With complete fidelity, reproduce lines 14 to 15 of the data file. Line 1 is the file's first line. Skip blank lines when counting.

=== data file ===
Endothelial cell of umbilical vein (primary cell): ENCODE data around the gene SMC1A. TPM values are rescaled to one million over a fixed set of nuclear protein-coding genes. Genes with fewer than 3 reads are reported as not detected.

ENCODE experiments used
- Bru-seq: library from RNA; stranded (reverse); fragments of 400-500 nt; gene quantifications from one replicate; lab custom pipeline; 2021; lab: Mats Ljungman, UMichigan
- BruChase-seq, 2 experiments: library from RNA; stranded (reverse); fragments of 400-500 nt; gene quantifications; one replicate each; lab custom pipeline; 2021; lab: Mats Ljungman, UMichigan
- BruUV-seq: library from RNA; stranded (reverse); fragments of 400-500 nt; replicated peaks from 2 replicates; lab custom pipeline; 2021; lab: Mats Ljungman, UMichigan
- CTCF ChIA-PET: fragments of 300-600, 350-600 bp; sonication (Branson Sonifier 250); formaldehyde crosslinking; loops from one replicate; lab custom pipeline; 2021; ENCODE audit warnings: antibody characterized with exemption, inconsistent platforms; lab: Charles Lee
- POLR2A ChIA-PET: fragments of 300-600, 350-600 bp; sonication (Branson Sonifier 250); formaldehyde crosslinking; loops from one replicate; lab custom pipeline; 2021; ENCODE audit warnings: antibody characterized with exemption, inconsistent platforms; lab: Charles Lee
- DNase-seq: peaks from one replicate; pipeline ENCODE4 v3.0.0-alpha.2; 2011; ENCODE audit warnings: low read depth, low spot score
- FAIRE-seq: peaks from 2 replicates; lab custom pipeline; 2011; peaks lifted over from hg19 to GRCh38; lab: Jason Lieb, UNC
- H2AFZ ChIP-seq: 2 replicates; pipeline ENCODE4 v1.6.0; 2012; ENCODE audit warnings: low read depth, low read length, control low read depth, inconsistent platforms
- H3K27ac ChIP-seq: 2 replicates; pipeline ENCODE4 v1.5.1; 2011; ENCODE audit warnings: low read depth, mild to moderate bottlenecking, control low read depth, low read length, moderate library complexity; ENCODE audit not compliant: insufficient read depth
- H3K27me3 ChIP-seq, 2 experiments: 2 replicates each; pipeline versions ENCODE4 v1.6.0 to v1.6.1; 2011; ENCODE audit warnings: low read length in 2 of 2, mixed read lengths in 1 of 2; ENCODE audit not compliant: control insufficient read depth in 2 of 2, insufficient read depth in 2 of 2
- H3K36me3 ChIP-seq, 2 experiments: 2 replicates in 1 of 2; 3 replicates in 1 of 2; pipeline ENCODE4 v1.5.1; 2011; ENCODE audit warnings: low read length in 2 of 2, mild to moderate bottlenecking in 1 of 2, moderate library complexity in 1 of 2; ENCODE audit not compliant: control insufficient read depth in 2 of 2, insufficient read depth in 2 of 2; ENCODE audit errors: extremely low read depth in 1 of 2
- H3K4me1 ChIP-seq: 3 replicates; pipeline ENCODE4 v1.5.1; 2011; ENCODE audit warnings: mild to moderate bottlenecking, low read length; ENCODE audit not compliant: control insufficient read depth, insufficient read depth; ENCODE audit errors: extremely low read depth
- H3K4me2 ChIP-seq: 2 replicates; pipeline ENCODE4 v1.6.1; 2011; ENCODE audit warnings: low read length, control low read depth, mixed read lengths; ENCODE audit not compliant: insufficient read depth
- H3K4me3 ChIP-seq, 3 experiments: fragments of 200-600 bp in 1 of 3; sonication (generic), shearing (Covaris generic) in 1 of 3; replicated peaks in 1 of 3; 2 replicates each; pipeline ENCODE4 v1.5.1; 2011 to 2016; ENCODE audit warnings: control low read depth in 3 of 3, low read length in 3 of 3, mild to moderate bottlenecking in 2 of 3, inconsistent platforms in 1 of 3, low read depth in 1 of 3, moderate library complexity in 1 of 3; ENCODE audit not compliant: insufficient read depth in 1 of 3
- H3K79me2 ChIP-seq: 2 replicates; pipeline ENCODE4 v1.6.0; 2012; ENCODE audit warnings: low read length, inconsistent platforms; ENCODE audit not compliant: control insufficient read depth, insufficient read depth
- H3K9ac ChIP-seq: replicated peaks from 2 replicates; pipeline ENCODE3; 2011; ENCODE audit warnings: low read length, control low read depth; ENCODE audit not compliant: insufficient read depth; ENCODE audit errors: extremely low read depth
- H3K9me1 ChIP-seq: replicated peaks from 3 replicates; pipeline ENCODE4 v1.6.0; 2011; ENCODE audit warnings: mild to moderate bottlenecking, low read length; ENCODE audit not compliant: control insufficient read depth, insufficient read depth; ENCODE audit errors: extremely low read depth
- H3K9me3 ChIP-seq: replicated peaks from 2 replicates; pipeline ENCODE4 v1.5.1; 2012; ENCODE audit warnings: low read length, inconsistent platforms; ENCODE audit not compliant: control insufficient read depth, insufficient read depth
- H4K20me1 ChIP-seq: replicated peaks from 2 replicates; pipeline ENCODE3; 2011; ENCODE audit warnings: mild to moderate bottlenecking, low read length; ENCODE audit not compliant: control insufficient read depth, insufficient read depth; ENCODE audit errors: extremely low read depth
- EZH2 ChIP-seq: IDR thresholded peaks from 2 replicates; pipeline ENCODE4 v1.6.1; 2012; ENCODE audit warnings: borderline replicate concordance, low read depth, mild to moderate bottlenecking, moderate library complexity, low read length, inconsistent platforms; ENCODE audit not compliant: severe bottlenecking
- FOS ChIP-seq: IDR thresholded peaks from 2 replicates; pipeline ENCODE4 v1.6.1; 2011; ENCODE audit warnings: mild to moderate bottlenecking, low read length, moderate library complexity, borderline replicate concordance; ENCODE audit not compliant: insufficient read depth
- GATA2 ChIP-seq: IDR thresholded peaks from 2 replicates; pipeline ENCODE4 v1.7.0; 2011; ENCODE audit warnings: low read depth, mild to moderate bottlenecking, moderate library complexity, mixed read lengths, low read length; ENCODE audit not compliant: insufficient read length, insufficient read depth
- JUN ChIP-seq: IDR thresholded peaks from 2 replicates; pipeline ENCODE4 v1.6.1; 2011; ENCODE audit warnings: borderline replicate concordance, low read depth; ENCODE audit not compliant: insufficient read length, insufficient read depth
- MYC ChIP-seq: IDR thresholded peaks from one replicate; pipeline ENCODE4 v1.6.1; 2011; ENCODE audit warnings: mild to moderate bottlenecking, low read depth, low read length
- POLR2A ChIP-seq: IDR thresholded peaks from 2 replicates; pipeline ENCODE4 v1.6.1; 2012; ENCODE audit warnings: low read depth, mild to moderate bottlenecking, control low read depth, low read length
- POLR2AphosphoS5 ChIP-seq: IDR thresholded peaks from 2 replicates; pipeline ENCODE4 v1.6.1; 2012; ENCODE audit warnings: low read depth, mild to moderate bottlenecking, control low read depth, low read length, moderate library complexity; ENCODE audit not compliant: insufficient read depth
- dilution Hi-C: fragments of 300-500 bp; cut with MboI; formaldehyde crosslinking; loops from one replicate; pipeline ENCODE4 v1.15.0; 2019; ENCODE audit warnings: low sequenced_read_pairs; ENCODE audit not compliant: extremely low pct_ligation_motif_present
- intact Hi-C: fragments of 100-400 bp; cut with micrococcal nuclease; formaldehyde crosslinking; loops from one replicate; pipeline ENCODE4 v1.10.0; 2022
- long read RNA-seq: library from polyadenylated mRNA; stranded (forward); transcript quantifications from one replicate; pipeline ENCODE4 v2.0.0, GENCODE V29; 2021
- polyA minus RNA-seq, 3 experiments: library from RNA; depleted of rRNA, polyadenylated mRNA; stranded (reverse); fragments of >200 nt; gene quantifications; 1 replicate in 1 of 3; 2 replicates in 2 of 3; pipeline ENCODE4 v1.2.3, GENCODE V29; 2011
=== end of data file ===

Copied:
- H3K4me1 ChIP-seq: 3 replicates; pipeline ENCODE4 v1.5.1; 2011; ENCODE audit warnings: mild to moderate bottlenecking, low read length; ENCODE audit not compliant: control insufficient read depth, insufficient read depth; ENCODE audit errors: extremely low read depth
- H3K4me2 ChIP-seq: 2 replicates; pipeline ENCODE4 v1.6.1; 2011; ENCODE audit warnings: low read length, control low read depth, mixed read lengths; ENCODE audit not compliant: insufficient read depth